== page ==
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Oncogene. 2001 Jun 14;20(27):3528-32.

Adenomatous polyposis coli gene promoter hypermethylation in non-small cell lung cancer is associated with survival.

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Department of Biochemistry and Molecular Biology and Norris Comprehensive Cancer Center, University of Southern California, Los Angeles, California, CA 90033, USA.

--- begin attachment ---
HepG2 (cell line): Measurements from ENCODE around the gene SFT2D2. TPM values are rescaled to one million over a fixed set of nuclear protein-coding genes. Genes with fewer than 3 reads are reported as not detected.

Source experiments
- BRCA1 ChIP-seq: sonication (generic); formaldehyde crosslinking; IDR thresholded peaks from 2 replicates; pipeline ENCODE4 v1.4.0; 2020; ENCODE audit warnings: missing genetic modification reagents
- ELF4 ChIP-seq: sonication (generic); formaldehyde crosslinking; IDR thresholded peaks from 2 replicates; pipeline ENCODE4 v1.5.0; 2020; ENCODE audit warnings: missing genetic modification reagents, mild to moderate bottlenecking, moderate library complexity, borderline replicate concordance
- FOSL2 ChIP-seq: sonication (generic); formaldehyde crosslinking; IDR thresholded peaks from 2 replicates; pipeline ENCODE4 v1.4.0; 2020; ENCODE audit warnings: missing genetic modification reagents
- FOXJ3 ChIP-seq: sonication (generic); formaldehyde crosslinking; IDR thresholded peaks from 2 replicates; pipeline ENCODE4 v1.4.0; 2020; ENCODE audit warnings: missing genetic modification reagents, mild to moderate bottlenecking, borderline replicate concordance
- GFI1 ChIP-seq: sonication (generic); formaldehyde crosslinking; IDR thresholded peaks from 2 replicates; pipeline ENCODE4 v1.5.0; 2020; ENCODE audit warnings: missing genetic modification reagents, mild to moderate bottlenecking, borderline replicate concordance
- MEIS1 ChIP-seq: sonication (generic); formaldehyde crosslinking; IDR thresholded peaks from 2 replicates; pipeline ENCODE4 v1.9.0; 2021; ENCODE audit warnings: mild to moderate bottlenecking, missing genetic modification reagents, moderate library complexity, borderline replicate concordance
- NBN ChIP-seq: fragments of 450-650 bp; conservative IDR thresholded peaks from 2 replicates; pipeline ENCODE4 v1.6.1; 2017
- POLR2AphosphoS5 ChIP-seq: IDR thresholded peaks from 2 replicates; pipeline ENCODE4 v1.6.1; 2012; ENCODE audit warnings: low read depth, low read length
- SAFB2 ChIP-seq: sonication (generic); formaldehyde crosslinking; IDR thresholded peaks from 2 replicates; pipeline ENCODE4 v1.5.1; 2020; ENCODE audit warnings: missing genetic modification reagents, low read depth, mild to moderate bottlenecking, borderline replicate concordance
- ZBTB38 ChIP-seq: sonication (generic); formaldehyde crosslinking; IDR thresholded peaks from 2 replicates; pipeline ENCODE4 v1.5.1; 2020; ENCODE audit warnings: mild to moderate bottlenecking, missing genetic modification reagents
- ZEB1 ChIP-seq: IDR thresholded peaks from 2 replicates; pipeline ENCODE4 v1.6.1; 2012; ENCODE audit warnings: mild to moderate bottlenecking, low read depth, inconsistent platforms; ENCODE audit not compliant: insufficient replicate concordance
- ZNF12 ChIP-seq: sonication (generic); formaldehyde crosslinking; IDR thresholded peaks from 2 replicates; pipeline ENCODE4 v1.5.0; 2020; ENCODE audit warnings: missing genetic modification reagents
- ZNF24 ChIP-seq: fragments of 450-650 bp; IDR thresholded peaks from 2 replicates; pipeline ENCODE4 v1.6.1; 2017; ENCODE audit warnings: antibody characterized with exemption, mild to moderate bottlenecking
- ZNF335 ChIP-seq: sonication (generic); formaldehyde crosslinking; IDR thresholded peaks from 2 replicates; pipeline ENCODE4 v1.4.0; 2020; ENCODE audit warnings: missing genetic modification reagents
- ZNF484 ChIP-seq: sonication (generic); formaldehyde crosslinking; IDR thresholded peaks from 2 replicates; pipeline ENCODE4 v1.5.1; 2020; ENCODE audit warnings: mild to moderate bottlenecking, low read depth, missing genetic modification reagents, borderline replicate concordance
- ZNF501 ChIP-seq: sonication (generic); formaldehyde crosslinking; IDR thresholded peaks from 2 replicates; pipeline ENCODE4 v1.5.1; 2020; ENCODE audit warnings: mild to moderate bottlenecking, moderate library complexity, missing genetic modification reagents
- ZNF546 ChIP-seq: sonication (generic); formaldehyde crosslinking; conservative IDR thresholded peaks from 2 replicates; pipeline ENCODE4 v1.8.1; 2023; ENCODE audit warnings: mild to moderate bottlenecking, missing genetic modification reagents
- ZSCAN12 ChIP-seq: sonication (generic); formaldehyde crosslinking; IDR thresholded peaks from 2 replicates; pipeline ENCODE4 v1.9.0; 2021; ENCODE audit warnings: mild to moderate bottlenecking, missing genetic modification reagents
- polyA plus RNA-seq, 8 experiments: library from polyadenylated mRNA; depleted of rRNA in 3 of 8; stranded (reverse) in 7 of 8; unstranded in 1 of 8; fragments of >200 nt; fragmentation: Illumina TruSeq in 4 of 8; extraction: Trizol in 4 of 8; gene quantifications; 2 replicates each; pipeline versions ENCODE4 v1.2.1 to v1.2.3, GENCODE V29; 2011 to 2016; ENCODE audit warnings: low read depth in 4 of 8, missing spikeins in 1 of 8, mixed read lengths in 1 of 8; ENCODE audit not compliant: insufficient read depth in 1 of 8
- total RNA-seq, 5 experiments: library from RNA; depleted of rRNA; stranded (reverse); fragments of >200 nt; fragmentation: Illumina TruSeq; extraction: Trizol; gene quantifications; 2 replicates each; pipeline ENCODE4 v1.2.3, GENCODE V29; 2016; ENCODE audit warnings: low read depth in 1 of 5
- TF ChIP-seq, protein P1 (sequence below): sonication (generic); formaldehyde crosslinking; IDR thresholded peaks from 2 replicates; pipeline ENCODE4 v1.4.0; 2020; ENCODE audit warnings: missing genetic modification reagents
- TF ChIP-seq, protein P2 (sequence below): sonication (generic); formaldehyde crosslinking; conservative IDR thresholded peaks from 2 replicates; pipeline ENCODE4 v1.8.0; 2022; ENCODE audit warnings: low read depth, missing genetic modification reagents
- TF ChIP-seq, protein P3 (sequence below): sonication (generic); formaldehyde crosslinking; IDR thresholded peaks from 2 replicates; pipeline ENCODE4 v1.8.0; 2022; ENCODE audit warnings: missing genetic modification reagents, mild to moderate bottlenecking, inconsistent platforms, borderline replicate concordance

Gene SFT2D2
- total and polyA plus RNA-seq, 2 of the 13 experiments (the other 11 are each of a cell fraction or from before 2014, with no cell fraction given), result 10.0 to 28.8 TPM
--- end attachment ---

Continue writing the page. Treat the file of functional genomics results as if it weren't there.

Methylation of 5' CpG islands in promoter and upstream coding regions has been identified as a mechanism for transcriptional inactivation of tumor suppressor genes. The purpose of this study was to determine whether hypermethylation of the adenomatous polyposis coli (APC) gene promoter occurs in primary non-small cell lung cancer (NSCLC), and whether hypermethylated APC has any relationship with survival. APC promoter 1A methylation was determined in normal and corresponding tumor tissue from 91 NSCLC patients and in a control group of 10 patients without cancer, using a quantitative fluorogenic real-time PCR (Taqman) system. APC promoter methylation was detectable in 86 (95%) of 91 tumor samples, but also in 80 (88%) of 91 normal samples of NSCLC patients, and in only two (20%) of 10 normal lung tissues of the control group. The median level of APC promoter methylation was 4.75 in tumor compared to 1.57 in normal lung tissue (P<0.001). Patients with low methylation status showed significantly longer survival than did patients with high methylation status (P=0.041). In a multivariate analysis of prognostic factors, APC methylation was a significant independent prognostic factor (P=0.044), as were pT (P=0.050) and pN (P<0.001) classifications. This investigation shows that APC gene promoter methylation occurs in the majority of primary NSCLCs. High APC promoter methylation is significantly associated with inferior survival, showing promise as a biomarker of biologically aggressive disease in NSCLC.

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